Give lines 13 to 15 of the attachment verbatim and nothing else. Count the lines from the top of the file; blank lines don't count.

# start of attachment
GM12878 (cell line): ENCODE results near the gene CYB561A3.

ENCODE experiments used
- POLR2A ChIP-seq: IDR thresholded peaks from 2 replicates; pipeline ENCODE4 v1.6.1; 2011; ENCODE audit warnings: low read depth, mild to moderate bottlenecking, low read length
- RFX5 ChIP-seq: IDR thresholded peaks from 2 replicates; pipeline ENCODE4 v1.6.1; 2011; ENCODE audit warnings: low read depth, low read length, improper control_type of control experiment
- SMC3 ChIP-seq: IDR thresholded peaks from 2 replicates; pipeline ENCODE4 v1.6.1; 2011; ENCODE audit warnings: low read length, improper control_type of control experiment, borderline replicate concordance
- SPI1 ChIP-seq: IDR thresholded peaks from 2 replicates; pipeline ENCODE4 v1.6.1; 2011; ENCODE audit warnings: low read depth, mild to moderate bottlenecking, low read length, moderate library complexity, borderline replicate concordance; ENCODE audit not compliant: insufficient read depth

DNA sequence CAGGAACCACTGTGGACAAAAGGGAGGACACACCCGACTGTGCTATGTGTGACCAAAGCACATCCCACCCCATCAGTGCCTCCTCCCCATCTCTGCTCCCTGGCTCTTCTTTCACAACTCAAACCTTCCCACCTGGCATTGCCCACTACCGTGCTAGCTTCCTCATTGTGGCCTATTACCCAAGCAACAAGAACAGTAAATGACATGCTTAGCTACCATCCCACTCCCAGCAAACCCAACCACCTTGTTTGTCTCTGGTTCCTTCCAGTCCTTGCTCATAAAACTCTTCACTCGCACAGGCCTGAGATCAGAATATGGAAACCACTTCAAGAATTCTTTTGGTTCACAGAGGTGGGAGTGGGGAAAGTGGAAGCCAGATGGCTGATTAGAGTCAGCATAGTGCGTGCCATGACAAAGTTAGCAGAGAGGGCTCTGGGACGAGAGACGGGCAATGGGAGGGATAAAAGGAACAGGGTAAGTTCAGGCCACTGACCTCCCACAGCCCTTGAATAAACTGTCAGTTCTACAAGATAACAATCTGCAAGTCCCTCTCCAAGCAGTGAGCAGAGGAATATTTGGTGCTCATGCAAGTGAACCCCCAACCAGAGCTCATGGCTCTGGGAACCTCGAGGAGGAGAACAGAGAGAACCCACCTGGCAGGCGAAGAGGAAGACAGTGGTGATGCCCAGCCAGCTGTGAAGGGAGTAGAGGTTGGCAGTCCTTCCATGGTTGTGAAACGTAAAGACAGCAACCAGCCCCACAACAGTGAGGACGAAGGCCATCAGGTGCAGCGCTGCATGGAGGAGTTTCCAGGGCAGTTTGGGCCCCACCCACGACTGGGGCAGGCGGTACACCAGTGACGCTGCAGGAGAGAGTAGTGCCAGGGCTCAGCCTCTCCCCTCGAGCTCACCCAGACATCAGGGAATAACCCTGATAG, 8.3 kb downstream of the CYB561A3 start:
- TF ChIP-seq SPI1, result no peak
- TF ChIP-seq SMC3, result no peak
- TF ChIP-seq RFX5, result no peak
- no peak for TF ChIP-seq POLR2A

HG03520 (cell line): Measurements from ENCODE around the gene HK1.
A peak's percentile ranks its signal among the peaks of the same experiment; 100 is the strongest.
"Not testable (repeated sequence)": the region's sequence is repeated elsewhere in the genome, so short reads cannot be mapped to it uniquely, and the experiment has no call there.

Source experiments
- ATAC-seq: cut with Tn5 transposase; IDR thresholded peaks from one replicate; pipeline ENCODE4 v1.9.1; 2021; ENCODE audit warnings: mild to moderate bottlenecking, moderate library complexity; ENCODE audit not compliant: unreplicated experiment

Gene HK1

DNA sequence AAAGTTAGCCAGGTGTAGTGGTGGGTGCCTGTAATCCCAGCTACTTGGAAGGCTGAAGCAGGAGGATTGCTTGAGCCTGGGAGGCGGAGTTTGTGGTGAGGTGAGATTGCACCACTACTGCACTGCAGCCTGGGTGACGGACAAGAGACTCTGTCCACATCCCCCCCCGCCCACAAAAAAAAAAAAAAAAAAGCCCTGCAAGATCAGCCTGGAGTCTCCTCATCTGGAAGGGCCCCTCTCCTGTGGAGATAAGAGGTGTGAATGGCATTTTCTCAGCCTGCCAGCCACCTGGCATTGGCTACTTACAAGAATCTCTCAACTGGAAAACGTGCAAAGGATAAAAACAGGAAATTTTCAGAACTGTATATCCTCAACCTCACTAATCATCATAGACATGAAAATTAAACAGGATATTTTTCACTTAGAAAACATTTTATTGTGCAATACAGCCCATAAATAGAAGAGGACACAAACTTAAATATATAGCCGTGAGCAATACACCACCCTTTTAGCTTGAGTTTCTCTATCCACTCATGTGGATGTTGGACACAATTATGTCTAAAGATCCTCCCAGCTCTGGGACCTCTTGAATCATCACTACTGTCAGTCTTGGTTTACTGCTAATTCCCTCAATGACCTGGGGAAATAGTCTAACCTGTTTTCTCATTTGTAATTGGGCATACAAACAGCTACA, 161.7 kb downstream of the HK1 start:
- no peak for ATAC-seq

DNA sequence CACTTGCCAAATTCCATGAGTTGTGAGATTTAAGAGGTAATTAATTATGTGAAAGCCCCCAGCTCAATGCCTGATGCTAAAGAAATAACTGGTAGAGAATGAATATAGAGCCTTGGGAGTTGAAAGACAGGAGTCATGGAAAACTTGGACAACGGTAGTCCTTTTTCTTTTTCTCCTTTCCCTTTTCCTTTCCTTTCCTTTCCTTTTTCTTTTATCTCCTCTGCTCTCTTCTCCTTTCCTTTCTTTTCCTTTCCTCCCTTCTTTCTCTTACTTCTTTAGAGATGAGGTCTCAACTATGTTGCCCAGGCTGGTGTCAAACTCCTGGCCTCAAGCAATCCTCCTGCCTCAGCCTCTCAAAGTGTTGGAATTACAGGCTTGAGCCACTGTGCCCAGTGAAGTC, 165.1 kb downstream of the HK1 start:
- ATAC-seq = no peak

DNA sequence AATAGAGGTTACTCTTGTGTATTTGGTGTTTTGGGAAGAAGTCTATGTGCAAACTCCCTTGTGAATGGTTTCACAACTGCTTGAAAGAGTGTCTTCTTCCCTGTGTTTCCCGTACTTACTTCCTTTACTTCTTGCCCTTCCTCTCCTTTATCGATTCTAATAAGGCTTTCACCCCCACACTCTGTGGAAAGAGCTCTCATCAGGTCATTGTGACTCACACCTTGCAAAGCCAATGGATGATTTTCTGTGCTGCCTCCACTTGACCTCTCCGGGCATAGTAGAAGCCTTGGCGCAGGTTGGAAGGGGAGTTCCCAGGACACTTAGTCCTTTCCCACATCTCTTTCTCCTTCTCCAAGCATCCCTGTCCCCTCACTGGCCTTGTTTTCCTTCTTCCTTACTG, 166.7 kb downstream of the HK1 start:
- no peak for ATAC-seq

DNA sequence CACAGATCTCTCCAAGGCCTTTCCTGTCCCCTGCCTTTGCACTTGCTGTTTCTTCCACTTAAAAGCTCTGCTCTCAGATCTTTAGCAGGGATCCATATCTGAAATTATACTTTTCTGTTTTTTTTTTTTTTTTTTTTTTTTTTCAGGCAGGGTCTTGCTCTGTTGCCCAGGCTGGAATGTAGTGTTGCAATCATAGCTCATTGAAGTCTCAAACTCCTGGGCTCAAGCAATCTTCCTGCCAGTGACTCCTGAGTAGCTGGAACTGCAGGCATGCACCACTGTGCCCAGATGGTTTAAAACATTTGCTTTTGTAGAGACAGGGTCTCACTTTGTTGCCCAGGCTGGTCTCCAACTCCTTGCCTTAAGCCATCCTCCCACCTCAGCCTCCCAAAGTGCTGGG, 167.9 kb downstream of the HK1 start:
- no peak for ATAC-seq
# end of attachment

A peak's percentile ranks its signal among the peaks of the same experiment; 100 is the strongest.
"Not testable (repeated sequence)": the region's sequence is repeated elsewhere in the genome, so short reads cannot be mapped to it uniquely, and the experiment has no call there.

Source experiments